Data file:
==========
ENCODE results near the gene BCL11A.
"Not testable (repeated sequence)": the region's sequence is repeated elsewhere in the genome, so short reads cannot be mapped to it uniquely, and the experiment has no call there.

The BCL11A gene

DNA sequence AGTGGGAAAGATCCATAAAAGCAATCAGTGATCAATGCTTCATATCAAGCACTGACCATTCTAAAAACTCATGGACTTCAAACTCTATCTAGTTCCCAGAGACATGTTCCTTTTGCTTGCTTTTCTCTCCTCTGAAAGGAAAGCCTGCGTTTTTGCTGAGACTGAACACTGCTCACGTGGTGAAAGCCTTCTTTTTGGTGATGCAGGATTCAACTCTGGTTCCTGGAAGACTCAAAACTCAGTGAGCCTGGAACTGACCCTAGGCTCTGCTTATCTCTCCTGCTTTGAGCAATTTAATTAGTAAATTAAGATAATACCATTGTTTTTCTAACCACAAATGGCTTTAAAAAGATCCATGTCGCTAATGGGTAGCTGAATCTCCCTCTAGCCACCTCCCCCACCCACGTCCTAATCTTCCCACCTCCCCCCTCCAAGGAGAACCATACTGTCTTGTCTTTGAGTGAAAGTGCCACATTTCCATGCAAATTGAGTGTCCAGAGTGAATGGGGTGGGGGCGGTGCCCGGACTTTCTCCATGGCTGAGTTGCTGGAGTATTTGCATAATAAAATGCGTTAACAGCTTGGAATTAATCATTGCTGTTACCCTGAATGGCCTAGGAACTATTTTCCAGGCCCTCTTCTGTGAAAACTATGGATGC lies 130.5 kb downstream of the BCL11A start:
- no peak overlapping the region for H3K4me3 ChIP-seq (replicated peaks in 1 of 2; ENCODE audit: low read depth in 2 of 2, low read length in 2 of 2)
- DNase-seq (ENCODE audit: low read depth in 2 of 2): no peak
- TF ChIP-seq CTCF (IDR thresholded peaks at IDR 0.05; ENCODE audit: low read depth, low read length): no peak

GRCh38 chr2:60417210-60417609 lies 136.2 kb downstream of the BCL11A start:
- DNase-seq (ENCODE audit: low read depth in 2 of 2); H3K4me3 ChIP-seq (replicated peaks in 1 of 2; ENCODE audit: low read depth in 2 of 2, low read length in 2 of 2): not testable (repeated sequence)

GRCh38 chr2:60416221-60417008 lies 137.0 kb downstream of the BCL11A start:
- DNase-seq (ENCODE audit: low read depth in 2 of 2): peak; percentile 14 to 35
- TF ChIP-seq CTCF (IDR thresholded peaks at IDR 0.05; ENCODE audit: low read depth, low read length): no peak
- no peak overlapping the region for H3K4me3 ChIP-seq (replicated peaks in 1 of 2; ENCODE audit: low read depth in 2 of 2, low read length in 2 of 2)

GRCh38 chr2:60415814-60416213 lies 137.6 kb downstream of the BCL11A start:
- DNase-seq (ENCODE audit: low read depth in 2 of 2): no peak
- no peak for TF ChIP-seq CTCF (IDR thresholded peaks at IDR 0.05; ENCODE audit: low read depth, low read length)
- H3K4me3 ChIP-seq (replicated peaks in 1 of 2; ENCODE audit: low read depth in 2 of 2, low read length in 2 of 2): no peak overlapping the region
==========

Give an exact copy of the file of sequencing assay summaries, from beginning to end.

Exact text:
ENCODE results near the gene BCL11A.
"Not testable (repeated sequence)": the region's sequence is repeated elsewhere in the genome, so short reads cannot be mapped to it uniquely, and the experiment has no call there.

The BCL11A gene

DNA sequence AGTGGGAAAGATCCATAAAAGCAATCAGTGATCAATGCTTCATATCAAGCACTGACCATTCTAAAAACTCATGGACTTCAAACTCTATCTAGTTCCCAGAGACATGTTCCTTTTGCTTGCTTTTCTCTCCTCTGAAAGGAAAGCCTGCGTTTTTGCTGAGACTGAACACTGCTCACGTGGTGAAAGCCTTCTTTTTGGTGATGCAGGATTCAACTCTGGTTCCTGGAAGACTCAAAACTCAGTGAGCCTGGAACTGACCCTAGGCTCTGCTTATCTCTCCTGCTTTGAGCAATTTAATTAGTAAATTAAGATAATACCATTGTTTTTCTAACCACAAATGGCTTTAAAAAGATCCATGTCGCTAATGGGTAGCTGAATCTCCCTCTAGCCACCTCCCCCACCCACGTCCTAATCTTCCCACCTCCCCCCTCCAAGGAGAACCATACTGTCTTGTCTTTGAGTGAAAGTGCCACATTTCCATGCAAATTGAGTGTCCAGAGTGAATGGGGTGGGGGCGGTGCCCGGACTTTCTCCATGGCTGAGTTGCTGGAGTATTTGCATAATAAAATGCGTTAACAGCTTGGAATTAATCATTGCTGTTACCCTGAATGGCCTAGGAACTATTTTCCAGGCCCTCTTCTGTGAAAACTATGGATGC lies 130.5 kb downstream of the BCL11A start:
- no peak overlapping the region for H3K4me3 ChIP-seq (replicated peaks in 1 of 2; ENCODE audit: low read depth in 2 of 2, low read length in 2 of 2)
- DNase-seq (ENCODE audit: low read depth in 2 of 2): no peak
- TF ChIP-seq CTCF (IDR thresholded peaks at IDR 0.05; ENCODE audit: low read depth, low read length): no peak

GRCh38 chr2:60417210-60417609 lies 136.2 kb downstream of the BCL11A start:
- DNase-seq (ENCODE audit: low read depth in 2 of 2); H3K4me3 ChIP-seq (replicated peaks in 1 of 2; ENCODE audit: low read depth in 2 of 2, low read length in 2 of 2): not testable (repeated sequence)

GRCh38 chr2:60416221-60417008 lies 137.0 kb downstream of the BCL11A start:
- DNase-seq (ENCODE audit: low read depth in 2 of 2): peak; percentile 14 to 35
- TF ChIP-seq CTCF (IDR thresholded peaks at IDR 0.05; ENCODE audit: low read depth, low read length): no peak
- no peak overlapping the region for H3K4me3 ChIP-seq (replicated peaks in 1 of 2; ENCODE audit: low read depth in 2 of 2, low read length in 2 of 2)

GRCh38 chr2:60415814-60416213 lies 137.6 kb downstream of the BCL11A start:
- DNase-seq (ENCODE audit: low read depth in 2 of 2): no peak
- no peak for TF ChIP-seq CTCF (IDR thresholded peaks at IDR 0.05; ENCODE audit: low read depth, low read length)
- H3K4me3 ChIP-seq (replicated peaks in 1 of 2; ENCODE audit: low read depth in 2 of 2, low read length in 2 of 2): no peak overlapping the region